THREE MECHANICAL OPTIONS
In a broad way, there are three machines which can be used to deal with the residual wastes on a field as a farmer goes from harvesting to planting the next crop.
These are the Bailer, the Mulcher and the Happy Seeder. They cost a few lakhs of rupees each and no single farmer can be expected to block that amount of money. So, as mechanical solutions go, these machines need to be shared to be affordable.
The Bailer cuts the wastes and makes bales which can then be sold, mostly as fodder. The Mulcher cuts and spreads the wastes on the fields so that they serve as mulch and nourish the soil. The Happy Seeder plants the seeds of the next crop in between the stubble left behind from the harvest and over time the stubble itself becomes mulch.
The problem is that no machine has universal application. The Happy Seeder has received the most attention, but it has its limitations depending on the height of the stalks. Also, it won’t work if the next crop is potato and not wheat.
Farmers burn crop residue to prepare their fields for the planting of the next crop, mostly in the cycle of rice followed by wheat.
The farmers are mostly pressured for time between crops. Removing the residue is a cost involving the hiring of labour or renting of machines.
Burning the residue, for most farmers and particularly the smaller ones, is the cheap and easy way out. It has some benefits too like adding carbon to the top soil and killing off pests and weeds. On the other hand, there is the downside of micronutrients being destroyed by the burning. But, this is what the farmer can afford.
“Farmers need access to appropriate machinery and training to implement change to discourage burning,” says M.L. Jat, of the International Maize and Wheat Improvement Centre (CIMMYT), in the organisation’s official release. “Using crop residue in a sustainable and eco-friendly manner could benefit all stakeholders.”
But Jat points out that only 15 percent of rice residues can be used as fodder, fuel and industrial raw materials.
“Residues are of great economic value as livestock feed, fuel and industrial raw materials, but of the total rice residues produced in northwestern India, only around 15 percent can potentially be used for these purposes and the rest must be managed with in-situ management technologies,” says Jat.
CIMMYT has been working extensively with farmers and promoting the Happy Seeder as the answer to stubble burning. Jat’s research has been conducted in collaboration with the CGIAR research programmes on maize, wheat and food security in the face of climate change.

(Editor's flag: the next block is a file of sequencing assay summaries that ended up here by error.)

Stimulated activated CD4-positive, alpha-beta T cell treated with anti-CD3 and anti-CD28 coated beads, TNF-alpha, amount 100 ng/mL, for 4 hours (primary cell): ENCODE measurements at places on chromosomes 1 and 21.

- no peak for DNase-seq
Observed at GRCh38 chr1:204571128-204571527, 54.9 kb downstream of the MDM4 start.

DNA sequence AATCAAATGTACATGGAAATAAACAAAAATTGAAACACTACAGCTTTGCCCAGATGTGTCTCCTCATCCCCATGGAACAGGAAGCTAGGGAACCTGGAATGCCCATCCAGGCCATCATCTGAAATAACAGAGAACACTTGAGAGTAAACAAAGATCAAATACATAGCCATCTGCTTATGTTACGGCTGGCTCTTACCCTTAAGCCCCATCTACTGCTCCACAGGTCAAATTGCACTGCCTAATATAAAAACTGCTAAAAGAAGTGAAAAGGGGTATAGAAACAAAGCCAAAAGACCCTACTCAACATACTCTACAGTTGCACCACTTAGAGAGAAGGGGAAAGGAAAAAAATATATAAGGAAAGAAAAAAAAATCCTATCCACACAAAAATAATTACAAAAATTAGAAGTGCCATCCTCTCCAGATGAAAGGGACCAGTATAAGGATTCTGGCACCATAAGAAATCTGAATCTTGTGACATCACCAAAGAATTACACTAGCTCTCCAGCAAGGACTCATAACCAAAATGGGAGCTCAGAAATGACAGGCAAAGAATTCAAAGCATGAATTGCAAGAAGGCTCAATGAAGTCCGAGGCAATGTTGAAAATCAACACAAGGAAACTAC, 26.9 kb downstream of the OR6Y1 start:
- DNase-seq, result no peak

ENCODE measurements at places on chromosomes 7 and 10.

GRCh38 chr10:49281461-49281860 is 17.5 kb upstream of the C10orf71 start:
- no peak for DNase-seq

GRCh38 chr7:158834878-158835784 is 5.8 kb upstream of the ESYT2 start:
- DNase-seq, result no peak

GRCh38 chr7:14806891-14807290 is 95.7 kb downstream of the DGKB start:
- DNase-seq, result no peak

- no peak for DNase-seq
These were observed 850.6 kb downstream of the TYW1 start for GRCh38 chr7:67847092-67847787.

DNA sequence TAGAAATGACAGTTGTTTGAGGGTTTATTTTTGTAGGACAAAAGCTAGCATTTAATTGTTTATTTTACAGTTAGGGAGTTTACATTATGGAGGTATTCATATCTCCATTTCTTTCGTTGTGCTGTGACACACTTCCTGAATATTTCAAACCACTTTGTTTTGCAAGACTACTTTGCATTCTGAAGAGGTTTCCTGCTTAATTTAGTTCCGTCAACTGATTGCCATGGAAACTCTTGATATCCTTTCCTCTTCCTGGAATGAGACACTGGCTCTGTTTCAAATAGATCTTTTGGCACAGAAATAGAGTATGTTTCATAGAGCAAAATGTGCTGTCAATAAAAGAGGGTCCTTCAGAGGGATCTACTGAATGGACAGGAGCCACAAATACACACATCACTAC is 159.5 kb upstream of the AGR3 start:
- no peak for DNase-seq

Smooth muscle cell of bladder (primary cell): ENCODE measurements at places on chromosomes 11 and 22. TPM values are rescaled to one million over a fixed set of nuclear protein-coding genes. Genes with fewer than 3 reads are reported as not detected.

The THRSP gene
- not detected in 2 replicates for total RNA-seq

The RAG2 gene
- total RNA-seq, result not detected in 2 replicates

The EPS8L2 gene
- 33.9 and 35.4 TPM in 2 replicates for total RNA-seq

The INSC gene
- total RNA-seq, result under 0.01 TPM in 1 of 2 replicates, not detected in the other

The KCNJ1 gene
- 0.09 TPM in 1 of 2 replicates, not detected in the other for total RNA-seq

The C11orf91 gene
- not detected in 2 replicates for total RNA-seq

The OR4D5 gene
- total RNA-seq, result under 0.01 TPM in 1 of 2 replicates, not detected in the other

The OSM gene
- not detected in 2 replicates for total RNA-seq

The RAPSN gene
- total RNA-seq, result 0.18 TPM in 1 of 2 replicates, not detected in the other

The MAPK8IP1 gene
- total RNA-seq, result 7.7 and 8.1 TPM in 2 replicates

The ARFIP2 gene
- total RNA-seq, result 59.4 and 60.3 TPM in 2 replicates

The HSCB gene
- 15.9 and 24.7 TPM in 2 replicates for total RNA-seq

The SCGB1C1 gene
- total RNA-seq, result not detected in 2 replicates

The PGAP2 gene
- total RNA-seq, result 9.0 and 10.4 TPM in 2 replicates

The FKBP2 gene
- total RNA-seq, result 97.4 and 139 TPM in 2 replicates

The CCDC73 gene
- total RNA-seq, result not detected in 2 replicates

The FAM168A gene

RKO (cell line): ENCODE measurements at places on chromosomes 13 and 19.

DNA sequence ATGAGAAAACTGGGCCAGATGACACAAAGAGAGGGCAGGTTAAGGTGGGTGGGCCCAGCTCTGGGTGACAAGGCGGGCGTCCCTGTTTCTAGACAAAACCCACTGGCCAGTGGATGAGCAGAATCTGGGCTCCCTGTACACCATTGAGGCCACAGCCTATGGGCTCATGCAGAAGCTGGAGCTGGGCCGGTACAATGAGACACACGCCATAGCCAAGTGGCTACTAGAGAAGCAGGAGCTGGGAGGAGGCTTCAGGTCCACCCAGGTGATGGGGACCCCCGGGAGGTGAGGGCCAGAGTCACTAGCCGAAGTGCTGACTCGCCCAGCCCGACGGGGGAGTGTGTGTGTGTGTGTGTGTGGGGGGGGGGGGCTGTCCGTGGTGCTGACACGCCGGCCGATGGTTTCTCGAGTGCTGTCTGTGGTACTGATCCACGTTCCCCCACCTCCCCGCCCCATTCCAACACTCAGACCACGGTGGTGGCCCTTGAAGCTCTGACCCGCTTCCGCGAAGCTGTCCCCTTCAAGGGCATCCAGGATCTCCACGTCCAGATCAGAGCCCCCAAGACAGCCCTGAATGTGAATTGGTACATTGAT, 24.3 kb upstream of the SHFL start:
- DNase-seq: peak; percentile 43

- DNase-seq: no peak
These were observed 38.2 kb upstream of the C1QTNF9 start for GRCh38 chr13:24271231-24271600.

If this is so, a combination of entrepreneurial activities and improved in-situ agrarian practices are needed to make farming more sustainable and put an end to the burning of wastes.
A huge responsibility rests with the government to create awareness among farmers. Financial incentives are also needed. It is also important to realise that multiple solutions and flexibility are required.
“We don’t have a readymade solution. Solutions will evolve depending on the need. This means working closely with farmers. Over time it will be possible to have dependable solutions which farmers can implement depending on what they plan to do. It could be mulching, baling or the use of the Happy Seeder,” says Lopamudra.
At the pellet-making unit in Rajpura, crop wastes have been collected from farms spread over some 300 acres and turned into pellets. The farmers have not had to do anything. It has all been done for them. As an experiment, such an approach may be fine. But, the true test of a workable system will be when farmers and local entrepreneurs join the dots.
There is also a need to quickly transfer technology and share learning. For instance, currently only the National Thermal Power Corporation (NTPC) is said to be successful in using pellets made from crop wastes as fuel.
Passing this experience on to other power producers will spur demand for the wastes and provide the opportunities that would attract small entrepreneurs who would in turn reach out to farmers.
The availability of machines will depend on financial support to entrepreneurs, who will also have to acquire the expertise for running and maintaining them. Or perhaps the servicing requirements could be an opportunity worth pursuing separately.
The possibilities are endless and there are indications that people already sense them. Lopamudra says when she was in Rajpura to see L&T’s pellet making, she was approached by representatives of a micro local unit who said they were fabricating machines to make pellets.
Lopamudra also refers to an outfit in Bathinda which has built a business model around using crop wastes to generate biogas, which it sells. The farmers pay the outfit for removing stubble and get compost and slurry in return.
Learning from such initiatives and promoting them for replication will be a challenge for which multiple partnerships will be needed. As with most environmental issues involving public health, the clock ticks loudly. Estimates have it that in certain months about 25 percent of Delhi’s air pollution comes from the burning of crop wastes in Haryana and Punjab. If another air emergency is to be avoided, time for effective action is running out.